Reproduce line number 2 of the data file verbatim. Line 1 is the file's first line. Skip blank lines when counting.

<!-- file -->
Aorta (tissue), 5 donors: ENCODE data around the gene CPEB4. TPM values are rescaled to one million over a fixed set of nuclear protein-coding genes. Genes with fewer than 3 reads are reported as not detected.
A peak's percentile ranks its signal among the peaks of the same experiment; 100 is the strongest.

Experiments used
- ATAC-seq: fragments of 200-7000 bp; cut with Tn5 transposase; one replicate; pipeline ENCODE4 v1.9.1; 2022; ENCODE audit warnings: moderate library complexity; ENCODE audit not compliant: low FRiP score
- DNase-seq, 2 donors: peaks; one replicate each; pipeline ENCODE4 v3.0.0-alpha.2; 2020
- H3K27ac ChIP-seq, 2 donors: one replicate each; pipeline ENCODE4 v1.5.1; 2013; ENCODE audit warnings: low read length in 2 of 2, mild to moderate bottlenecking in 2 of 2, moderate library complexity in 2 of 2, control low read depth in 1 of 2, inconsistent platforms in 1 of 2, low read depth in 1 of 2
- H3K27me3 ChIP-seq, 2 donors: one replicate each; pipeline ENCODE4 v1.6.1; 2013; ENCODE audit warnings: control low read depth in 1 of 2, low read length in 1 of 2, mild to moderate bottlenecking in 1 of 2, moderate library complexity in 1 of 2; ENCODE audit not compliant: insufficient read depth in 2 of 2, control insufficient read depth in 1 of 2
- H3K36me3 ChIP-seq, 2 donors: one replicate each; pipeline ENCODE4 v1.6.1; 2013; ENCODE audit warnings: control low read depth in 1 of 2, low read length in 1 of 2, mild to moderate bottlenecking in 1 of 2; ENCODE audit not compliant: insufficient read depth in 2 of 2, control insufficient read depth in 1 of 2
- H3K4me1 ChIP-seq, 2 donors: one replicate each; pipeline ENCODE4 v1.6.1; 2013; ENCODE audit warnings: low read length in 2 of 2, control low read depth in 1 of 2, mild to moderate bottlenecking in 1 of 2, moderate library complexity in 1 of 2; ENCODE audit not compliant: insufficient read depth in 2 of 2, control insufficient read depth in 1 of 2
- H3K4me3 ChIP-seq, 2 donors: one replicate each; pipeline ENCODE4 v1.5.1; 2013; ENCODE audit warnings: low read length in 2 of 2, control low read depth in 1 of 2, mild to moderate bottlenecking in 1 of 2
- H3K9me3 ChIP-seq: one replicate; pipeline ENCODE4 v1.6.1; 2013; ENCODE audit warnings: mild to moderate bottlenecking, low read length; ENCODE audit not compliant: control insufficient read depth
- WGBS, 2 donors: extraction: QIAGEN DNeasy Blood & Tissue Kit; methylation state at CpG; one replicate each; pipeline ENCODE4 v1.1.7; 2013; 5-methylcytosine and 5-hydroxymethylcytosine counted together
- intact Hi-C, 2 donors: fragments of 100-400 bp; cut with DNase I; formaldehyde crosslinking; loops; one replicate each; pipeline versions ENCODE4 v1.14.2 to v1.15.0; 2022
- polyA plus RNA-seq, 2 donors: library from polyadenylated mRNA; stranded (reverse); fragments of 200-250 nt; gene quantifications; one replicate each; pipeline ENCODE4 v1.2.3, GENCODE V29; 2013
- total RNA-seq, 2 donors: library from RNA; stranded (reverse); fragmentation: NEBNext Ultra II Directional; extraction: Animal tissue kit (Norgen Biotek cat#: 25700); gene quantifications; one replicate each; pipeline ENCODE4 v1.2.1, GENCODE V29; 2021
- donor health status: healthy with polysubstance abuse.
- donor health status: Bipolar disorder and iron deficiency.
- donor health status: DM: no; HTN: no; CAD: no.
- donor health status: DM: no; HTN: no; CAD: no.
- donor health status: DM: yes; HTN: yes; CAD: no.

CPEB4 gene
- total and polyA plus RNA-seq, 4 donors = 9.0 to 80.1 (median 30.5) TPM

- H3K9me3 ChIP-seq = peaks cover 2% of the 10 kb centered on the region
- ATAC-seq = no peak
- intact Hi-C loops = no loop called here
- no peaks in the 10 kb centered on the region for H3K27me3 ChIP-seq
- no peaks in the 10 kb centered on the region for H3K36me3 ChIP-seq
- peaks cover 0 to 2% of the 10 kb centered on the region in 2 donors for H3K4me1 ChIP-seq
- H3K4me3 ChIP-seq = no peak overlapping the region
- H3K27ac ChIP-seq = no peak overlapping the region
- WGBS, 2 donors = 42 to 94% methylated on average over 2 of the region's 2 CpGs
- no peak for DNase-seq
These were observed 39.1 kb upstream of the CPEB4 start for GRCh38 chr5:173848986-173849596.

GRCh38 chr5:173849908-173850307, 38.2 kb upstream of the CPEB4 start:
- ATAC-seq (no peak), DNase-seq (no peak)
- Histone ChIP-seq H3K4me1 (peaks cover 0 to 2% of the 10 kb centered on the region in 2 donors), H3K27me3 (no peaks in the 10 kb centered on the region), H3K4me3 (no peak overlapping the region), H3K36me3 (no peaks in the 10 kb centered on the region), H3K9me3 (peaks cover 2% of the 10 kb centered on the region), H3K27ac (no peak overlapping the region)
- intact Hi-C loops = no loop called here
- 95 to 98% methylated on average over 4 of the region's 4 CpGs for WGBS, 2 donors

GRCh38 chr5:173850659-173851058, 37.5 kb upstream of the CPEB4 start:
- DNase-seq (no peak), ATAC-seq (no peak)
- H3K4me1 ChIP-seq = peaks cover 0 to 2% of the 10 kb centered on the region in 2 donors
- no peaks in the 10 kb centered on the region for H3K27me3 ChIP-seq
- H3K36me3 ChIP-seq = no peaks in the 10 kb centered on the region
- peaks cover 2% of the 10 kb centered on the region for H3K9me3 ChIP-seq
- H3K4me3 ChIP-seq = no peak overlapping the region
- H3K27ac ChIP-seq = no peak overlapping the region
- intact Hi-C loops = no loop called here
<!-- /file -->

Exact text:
A peak's percentile ranks its signal among the peaks of the same experiment; 100 is the strongest.